Xiaolong Yang received the B.Eng., M.S., and Ph.D degrees in communication and information system from the University of Electronic Science and Technology of China (UESTC), Chengdu, China, in 1993, 1996, and 2004, respectively. He is currently a Professor with the School of Computer and Communication Engineering and the Institute of Advanced Networking Technologies and New Services (ANTS), University of Science and Technology Beijing, Beijing, China. His research focuses on optical switching and Internetworking, and next-generation Internet. He has fulfilled more than 40 research projects, including the National Natural Science Foundation of China, National Hi-Tech Research and Development Program (863 Program), and National Key Basic Research Program (973 Program). He has authored more than 120 papers in his research fields and hold 30 patents.

Qifu Tyler Sun received the B. Eng. (first class honors) and Ph.D. degrees from the Department of Information Engineering, The Chinese University of Hong Kong, Shatin, NT, Hong Kong, in 2005 and 2009, respectively. He has been a postdoctoral fellow at the Institute of Network Coding, the Chinese University of Hong Kong and a visiting research fellow at the University of New South Wales. He is currently an associate professor at the School of Computer and Communication Engineering, University of Science and Technology Beijing, China. He has been holding, as the principal investigator, three research grants of National Science Foundation of China.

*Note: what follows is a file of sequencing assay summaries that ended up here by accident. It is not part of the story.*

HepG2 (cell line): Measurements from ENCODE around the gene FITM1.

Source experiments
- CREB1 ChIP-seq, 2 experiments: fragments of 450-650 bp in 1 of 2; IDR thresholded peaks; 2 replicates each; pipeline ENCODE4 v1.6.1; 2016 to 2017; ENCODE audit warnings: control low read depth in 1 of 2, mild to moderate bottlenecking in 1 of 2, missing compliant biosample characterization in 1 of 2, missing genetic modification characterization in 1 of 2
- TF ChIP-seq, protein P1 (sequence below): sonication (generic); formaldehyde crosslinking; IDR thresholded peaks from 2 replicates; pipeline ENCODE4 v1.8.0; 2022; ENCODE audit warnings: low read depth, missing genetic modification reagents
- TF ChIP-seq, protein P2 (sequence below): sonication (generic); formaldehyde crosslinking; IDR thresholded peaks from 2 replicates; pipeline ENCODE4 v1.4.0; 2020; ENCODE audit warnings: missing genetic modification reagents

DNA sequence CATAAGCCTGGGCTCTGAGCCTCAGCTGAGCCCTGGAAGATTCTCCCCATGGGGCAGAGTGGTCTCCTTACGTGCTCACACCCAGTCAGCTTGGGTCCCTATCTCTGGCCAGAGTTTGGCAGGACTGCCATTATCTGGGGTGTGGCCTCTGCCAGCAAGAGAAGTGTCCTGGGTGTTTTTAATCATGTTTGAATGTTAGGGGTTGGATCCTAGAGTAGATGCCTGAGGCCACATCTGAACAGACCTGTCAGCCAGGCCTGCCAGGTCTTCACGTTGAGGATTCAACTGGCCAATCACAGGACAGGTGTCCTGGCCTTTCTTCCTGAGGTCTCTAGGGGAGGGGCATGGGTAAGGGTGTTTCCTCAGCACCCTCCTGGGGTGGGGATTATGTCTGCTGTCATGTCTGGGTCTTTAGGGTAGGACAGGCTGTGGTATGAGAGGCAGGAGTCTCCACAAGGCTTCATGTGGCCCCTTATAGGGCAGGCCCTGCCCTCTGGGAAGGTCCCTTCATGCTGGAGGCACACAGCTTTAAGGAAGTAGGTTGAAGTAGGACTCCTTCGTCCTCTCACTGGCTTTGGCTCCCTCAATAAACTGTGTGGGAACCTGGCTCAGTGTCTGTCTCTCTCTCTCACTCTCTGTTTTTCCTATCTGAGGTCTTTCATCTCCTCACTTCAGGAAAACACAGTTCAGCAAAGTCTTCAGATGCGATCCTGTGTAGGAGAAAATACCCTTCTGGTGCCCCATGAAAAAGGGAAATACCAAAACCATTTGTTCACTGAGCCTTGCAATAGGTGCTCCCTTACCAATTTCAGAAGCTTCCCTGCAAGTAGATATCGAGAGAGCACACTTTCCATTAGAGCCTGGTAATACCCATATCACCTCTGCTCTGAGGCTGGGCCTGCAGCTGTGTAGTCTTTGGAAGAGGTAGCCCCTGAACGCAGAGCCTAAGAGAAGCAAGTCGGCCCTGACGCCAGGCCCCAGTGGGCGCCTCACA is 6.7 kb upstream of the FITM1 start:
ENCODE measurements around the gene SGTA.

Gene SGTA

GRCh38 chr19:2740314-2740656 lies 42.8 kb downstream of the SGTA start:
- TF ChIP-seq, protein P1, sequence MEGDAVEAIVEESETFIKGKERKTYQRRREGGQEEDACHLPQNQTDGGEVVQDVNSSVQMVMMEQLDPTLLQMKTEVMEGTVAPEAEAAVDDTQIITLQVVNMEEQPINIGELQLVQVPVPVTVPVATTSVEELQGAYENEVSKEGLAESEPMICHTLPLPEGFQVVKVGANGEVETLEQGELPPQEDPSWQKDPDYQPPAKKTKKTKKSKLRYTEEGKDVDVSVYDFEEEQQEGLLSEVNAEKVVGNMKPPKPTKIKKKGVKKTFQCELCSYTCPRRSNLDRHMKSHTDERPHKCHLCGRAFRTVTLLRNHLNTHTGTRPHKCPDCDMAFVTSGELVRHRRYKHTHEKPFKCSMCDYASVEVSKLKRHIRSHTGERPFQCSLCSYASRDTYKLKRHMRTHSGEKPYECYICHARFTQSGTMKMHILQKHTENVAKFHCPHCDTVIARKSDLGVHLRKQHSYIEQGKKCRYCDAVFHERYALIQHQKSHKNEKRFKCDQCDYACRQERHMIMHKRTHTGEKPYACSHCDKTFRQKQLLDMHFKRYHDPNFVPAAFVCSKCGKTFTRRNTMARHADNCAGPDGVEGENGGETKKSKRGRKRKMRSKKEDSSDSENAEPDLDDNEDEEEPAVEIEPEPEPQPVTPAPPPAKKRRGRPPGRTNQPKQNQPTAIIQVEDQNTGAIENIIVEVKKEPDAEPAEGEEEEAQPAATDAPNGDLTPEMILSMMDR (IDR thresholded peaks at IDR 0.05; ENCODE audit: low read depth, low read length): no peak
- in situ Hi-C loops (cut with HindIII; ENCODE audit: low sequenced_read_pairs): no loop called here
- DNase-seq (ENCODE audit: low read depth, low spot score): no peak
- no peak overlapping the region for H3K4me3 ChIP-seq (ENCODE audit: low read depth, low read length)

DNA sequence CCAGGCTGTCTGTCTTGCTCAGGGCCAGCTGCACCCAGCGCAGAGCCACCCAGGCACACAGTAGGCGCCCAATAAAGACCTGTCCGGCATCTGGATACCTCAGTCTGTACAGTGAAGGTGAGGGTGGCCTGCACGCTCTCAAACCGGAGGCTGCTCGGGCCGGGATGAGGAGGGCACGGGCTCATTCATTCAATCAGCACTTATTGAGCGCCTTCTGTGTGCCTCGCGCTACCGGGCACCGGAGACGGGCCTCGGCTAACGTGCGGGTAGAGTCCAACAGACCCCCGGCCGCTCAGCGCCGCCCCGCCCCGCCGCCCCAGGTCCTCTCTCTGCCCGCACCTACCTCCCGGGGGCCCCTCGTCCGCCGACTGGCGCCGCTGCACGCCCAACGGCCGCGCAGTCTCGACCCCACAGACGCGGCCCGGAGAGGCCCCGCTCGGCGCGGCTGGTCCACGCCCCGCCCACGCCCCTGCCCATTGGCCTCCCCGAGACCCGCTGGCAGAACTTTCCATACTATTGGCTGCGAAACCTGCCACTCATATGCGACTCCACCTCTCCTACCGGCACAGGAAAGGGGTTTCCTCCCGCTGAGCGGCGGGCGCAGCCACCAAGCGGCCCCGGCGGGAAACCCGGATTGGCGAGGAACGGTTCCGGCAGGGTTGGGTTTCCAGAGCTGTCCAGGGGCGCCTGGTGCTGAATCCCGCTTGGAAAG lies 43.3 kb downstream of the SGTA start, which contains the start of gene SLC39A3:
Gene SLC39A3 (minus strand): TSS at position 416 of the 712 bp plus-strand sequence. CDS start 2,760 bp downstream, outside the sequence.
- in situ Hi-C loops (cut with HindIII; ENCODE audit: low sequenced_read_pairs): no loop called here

Mulugeta K. Tefera (1), Xiaolong Yang (2) and Qifu Tyler Sun (*)

(1,2,*) University of Science and Technology Beijing Beijing, 100083-China School of Computer and Communication Engineering

[e-mails: (1) mulugetaksw@gmail.com, (2) yangxl@ustb.edu.cn]

(*) Corresponding Author: Qifu Tyler Sun (e-mail: qfsun@ustb.edu.cn).

Received October 8, 2018; revised January 12, 2018; accepted February 20, 2019; published June 30, 2019

http://doi.org/10.3837/tiis.2019.06.024
Table 1. Summary of various LPPMs for the current privacy measures [75]

LPPM type &               Architecture   Threats     Service
solutions                                from        quality- loss

A. Anonymization-based
Mechanisms
1) Tessellation [55]      Centralized    External    High
2) Micro aggregation      Centralized/   External    Medium
[19]                      Distributed
3) l-diversity[56]        Centralized    External    Medium
4) Data aggregation       Distributed    Internal/   Low
[58]                                     External
B. Obfuscation-based
Mechanisms
1) Position sharing [1]   Distributed    External    Low
2) Point-of-Interest      Centralized/   Internal/   Medium
[30]                      Distributed    External
3)                        Centralized/   External    Medium
Random-perturbation       Distributed
[63]
4) Negative survey        Centralized    External    Medium
[19]